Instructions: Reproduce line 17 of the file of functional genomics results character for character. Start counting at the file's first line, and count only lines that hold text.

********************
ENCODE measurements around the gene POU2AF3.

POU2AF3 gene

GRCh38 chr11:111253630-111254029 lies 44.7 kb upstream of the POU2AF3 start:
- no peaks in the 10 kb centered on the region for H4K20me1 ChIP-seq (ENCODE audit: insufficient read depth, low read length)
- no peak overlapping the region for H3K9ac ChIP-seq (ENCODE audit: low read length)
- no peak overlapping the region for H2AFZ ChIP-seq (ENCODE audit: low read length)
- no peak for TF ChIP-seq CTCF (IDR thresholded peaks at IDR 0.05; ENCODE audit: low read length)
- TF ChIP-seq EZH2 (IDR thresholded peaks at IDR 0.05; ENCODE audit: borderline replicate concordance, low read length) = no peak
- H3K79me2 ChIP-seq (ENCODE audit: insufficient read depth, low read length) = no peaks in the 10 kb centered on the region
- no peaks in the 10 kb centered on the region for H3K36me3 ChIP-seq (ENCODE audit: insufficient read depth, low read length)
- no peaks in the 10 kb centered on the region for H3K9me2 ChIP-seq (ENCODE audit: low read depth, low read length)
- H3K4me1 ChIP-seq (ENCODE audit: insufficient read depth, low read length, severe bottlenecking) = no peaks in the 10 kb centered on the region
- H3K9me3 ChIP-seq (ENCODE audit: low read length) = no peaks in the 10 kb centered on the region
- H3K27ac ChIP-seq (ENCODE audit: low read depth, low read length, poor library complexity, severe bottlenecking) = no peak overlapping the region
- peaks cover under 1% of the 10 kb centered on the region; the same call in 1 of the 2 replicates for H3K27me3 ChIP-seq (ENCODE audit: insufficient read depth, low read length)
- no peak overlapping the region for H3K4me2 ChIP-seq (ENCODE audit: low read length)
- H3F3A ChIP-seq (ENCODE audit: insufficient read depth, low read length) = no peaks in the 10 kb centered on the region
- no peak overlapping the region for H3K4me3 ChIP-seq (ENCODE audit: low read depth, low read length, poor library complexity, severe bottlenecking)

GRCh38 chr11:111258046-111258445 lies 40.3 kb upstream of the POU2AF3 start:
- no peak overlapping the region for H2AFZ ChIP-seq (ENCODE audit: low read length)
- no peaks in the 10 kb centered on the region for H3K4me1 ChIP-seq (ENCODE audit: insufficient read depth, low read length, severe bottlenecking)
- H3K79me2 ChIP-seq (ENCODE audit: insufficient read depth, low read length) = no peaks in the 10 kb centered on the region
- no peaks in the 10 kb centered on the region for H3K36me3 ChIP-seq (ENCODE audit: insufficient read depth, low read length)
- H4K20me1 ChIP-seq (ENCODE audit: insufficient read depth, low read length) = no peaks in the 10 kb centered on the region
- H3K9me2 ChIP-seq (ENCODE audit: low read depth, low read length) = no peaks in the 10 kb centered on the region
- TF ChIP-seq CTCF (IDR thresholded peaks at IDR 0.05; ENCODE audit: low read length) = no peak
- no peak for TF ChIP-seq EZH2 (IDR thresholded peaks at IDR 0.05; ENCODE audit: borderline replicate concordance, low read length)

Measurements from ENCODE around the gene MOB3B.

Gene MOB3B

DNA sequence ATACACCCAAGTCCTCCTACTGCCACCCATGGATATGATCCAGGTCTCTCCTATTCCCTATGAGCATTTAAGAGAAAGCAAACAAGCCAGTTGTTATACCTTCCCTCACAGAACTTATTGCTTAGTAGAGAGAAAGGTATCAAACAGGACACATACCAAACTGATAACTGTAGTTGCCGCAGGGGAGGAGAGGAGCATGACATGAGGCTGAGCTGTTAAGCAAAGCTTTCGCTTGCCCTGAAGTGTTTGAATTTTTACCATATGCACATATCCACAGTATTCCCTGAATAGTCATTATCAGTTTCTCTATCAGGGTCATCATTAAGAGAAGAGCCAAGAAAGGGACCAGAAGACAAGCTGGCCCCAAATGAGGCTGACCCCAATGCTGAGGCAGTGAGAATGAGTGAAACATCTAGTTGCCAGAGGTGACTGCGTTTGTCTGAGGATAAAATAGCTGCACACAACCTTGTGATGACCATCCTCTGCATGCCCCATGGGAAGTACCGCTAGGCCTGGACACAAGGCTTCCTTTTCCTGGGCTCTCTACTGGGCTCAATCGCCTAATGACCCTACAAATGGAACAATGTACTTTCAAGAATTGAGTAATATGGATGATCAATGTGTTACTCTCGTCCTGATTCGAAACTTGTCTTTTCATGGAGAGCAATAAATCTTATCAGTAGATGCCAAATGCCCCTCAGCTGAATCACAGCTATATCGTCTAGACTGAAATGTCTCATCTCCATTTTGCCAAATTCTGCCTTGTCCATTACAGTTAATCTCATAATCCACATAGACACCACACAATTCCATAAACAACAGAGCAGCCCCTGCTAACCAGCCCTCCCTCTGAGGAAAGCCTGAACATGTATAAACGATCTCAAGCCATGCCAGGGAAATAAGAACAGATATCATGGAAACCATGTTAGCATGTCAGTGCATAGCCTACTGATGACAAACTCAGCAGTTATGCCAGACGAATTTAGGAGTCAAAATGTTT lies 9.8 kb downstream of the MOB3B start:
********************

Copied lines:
- H3F3A ChIP-seq (ENCODE audit: insufficient read depth, low read length) = no peaks in the 10 kb centered on the region